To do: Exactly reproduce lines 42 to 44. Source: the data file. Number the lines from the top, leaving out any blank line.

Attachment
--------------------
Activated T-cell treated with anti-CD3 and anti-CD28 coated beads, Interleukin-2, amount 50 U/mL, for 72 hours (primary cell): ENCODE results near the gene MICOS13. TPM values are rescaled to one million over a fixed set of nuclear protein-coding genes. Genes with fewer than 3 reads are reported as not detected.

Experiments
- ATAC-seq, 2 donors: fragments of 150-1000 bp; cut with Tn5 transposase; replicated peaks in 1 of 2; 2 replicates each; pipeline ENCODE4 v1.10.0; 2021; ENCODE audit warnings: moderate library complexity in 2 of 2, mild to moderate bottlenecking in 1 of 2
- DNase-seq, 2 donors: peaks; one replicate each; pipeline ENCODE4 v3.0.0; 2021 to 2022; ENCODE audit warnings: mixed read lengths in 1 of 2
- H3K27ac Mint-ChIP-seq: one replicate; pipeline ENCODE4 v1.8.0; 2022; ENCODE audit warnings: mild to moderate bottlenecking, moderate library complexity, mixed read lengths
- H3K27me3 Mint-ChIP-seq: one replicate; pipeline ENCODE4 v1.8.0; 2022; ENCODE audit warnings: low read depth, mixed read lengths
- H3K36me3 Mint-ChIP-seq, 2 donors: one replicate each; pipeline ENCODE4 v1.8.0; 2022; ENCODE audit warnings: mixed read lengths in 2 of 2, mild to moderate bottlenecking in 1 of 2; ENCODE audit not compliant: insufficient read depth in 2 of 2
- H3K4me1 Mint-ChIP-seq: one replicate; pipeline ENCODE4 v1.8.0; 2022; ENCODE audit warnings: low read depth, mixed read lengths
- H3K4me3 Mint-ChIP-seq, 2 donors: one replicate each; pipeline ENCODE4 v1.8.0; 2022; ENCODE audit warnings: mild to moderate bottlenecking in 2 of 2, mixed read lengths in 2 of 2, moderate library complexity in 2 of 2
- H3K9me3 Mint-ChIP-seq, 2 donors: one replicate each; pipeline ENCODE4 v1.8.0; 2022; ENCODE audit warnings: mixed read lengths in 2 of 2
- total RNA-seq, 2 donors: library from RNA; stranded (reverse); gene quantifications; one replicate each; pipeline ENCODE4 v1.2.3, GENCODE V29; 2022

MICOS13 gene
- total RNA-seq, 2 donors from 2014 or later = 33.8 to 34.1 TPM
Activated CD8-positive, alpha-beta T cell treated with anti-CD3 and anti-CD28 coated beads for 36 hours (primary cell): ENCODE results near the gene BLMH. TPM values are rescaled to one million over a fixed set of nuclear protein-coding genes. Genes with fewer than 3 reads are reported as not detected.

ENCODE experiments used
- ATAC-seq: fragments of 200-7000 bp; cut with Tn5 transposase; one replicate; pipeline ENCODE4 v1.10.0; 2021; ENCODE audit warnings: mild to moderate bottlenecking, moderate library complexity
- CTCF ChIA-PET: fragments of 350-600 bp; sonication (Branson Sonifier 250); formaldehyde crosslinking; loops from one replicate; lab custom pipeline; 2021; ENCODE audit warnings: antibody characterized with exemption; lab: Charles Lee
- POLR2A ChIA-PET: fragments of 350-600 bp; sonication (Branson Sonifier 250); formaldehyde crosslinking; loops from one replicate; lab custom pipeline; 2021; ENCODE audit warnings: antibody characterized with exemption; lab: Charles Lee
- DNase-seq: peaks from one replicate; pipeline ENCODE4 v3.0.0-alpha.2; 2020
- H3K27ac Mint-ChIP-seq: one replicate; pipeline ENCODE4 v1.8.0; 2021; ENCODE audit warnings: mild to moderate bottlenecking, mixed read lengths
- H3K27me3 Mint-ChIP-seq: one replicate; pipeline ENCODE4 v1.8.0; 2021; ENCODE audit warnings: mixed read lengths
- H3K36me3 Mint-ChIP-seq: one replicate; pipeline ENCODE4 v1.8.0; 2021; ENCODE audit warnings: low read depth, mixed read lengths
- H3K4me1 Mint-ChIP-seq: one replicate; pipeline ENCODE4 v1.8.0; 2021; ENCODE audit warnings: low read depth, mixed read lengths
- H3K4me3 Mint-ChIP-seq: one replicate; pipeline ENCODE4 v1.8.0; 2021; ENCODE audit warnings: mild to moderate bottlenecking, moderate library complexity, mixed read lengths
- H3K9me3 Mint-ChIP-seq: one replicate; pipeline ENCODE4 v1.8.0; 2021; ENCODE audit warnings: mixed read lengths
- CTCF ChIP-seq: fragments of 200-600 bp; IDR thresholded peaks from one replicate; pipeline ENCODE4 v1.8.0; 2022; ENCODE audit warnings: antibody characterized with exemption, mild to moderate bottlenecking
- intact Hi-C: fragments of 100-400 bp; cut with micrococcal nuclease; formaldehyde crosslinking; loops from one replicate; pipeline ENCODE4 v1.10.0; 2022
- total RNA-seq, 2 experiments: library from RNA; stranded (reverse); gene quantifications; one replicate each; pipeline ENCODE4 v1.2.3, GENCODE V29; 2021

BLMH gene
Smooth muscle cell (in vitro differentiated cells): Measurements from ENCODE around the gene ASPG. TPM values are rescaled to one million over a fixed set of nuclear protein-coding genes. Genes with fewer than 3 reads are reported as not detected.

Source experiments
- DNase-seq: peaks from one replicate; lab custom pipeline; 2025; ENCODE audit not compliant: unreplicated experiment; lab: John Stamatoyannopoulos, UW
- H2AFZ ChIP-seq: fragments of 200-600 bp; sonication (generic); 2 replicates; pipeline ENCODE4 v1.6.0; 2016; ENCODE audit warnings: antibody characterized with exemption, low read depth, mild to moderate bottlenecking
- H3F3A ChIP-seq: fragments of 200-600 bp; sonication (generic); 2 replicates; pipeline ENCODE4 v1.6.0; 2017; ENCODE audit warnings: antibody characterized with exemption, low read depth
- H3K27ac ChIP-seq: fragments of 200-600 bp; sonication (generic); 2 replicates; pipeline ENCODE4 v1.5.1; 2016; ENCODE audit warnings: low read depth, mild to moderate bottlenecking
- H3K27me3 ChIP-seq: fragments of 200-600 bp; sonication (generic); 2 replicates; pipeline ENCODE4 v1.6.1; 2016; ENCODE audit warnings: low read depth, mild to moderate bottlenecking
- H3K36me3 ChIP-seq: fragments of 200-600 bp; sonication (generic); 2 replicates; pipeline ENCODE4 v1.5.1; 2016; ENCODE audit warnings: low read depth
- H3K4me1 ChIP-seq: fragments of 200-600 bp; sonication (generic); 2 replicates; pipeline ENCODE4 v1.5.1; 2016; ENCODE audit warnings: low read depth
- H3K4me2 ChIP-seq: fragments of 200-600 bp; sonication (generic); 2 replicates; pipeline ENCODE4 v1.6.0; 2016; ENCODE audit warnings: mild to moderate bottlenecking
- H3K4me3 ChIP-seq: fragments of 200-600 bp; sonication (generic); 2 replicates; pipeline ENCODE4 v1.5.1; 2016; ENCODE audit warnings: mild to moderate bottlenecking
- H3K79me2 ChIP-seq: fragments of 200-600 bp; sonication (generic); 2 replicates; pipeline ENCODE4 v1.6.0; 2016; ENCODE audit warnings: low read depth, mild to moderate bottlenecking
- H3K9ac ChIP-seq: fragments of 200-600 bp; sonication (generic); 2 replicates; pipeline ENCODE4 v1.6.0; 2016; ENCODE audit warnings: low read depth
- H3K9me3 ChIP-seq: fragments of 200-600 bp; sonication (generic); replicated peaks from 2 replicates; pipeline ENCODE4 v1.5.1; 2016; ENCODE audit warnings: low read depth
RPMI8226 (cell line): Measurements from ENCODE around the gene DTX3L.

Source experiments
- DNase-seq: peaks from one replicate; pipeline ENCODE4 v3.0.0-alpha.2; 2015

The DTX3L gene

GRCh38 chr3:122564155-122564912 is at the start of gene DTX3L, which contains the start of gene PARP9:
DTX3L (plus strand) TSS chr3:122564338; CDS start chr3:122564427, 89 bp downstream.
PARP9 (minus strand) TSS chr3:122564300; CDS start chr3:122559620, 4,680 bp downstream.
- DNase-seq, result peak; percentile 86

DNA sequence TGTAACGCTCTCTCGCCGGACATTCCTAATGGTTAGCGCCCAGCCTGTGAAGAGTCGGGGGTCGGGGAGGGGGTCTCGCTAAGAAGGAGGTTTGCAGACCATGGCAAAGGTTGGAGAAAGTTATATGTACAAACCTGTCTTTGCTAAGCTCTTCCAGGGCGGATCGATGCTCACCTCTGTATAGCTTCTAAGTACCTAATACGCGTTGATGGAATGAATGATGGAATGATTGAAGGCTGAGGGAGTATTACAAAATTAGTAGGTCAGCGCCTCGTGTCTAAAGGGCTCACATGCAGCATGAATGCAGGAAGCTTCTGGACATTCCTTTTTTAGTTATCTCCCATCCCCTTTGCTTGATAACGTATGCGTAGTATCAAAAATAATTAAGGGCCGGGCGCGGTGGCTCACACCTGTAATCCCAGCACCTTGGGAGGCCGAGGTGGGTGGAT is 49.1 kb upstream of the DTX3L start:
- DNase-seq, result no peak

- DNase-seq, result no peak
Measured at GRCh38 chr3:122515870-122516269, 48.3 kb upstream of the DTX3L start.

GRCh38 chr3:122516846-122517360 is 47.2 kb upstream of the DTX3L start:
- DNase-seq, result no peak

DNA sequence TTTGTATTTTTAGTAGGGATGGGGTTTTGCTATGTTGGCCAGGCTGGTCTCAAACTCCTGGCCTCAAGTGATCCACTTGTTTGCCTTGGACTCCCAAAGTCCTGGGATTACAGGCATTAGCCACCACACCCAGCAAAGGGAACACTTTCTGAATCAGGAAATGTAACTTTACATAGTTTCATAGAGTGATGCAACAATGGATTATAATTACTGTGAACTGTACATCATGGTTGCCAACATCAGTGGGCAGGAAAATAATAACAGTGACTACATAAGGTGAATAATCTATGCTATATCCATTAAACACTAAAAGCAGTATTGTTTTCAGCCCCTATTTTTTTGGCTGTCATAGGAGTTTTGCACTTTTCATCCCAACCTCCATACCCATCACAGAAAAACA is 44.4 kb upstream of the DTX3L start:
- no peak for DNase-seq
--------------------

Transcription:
- H3K9ac ChIP-seq: fragments of 200-600 bp; sonication (generic); 2 replicates; pipeline ENCODE4 v1.6.0; 2016; ENCODE audit warnings: low read depth
- H3K9me3 ChIP-seq: fragments of 200-600 bp; sonication (generic); replicated peaks from 2 replicates; pipeline ENCODE4 v1.5.1; 2016; ENCODE audit warnings: low read depth
RPMI8226 (cell line): Measurements from ENCODE around the gene DTX3L.